BRUSSELS, April 25, 2013 (PPI Europe) -Following hikes in February/March, recycled containerboard prices remained unchanged in April across continental Europe. Producers aimed to implement the remaining Euro 20/tonne of the announced Euro 60/tonne hikes from February but failed to do so, largely due to strong resistance from buyers and softer demand for boxes, among other reasons, sources said.
Over February and March, prices rose by Euro 30-40/tonne in Germany and France, while Italian prices went up by some Euro 25-35/tonne.
In the UK, prices started rising in the second half of March. The £25-30/tonne hikes were implemented for the majority of the market by early April, sources reported.
Most market players said that paper demand in February and March across Europe was generally in line with the same period last year. Sources among corrugators reckoned that demand for boxes was somewhat lower in Q1 compared to the same period last year. Some contacts blamed the longer-than-usual winter for the drop in packaging demand, primarily in the fast-moving consumer goods (FMCG) sector.
"Demand for boxes is not booming, but it is acceptable. We had a long, cold winter, which seems to have affected the beverage segment," an independent German corrugator said.
Corrugators in Italy were more pessimistic though.
"Demand for packaging is a total disaster this year. Our economy is still in deep recession and it [negatively] affects the packaging industry," a corrugator said.
Several sources in southern Europe said that late arrival of the agricultural season after the long winter this year had also led to reduced demand for boxes.
April hikes stall:"We were asking for additional Euro 20/tonne [increases] for April, but those [hikes] simply did not go through," one large independent supplier in Germany said, adding that market dynamics are not strong enough to support the hike.
Many sources felt that strong resistance from buyers, the timing of Easter this year and rising paper stocks in early April also stymied producers' efforts to hike prices.
"Due to Easter holidays at the end of March and early April, we didn't
have much time to negotiate higher prices for implementation from April 1. And when corrugators were back from holidays, it was already mid-April and the momentum was lost," one large German supplier said.
"Although paper stocks at mills dropped in week 15, they were quite high at the end of March and early April. This created an extra obstacle in persuading buyers to accept new hikes," another producer said.
Contacts added that some suppliers decided not to ask for higher prices in April, which also hampered the hike efforts.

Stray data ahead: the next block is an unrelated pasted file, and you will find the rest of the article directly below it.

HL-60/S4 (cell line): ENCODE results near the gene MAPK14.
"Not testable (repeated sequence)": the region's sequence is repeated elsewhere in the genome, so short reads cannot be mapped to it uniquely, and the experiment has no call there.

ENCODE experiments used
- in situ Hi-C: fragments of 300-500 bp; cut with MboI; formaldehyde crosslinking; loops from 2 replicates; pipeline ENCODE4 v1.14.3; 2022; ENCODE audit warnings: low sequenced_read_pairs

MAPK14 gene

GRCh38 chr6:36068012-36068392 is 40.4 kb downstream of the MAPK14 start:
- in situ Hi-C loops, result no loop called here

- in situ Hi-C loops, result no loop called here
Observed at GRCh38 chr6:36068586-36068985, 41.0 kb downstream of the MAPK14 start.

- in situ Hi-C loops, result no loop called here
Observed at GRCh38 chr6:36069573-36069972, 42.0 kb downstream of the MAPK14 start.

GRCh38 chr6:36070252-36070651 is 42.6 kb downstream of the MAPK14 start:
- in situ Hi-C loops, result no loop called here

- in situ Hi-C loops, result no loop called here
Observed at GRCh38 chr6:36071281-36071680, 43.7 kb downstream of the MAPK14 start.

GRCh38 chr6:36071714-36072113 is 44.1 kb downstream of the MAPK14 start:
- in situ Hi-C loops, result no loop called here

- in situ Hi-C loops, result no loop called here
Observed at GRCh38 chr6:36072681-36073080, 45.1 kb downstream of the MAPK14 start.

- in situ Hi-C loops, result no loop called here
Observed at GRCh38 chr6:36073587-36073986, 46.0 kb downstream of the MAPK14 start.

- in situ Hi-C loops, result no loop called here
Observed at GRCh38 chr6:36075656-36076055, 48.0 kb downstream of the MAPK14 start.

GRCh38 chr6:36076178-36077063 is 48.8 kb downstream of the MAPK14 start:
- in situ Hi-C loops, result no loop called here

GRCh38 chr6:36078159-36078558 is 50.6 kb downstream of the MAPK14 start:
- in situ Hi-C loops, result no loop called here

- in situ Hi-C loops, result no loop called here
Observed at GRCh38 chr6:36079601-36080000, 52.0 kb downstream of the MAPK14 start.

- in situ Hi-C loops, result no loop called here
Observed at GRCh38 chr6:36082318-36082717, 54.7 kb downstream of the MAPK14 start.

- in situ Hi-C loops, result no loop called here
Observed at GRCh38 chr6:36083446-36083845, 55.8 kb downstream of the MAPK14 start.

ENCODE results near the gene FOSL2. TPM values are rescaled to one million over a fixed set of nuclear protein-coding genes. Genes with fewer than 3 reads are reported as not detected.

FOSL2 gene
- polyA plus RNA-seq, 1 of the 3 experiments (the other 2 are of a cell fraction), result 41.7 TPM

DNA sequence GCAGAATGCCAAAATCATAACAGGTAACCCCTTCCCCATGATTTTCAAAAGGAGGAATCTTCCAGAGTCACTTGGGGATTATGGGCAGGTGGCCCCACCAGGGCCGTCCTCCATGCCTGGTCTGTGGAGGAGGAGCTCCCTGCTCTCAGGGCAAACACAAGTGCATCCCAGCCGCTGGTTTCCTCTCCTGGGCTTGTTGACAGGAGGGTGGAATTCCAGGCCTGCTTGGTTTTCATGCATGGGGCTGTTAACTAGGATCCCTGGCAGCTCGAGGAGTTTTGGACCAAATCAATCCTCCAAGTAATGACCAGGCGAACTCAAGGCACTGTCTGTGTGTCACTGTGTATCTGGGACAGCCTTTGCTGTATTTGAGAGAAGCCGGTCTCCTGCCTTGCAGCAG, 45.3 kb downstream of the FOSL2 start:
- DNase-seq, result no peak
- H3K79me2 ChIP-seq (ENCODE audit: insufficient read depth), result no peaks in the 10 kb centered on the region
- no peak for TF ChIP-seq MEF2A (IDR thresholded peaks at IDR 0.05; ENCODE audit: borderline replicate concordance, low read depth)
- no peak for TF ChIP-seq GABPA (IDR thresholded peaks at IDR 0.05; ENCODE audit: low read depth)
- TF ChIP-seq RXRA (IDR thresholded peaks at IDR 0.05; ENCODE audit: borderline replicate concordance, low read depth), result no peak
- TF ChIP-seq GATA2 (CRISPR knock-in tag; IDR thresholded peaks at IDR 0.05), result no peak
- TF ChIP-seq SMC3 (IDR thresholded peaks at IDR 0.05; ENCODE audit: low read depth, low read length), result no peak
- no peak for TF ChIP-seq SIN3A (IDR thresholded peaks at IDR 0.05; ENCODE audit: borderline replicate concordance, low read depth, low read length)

"One of our suppliers wanted to increase prices for April, but had to call it off because other suppliers didn't ask for any increase, a German corrugator said.
"There is a big difference [in price policy] from supplier to supplier. Some are under pressure to sell big volumes because they have a small warehouse capacity, while others prefers to keep some volumes in order to hike their prices," a large European corrugator said.
"Each supplier acted in his interests this month, but it resulted in a failure to increase paper prices," another buyer said.
Many sources reckoned that paper hikes also stalled due to increased competition among corrugators following the start-up of several new corrugators in Germany since Q3 2012(see table below).
"A few plants recently added new corrugated capacity in Germany. This increased competition among corrugators is forcing them to drop plans to increase box prices or risk losing customers. Thus, they strongly refused to pay higher paper prices," a market player said.
Cost increases not high enough:Although recycled paper (RCP) prices started rising in the second half of March, the increases were not high enough to be used as an argument in paper price negotiations, sources said.
Market players saw RCP prices rising by some Euro 5-10/tonne towards the end of March, which was the first increase since November. The levels remained generally stable in April.
Some contacts expected the levels to increase again in May, while others reckoned that RCP prices are likely to remain unchanged until June.
No pressure from new capacity yet:Although Stora Enso's 455,000 tonne/yr recycled containerboard machine PM 5 started up in February, it has not yet affected the market supply balance, sources said.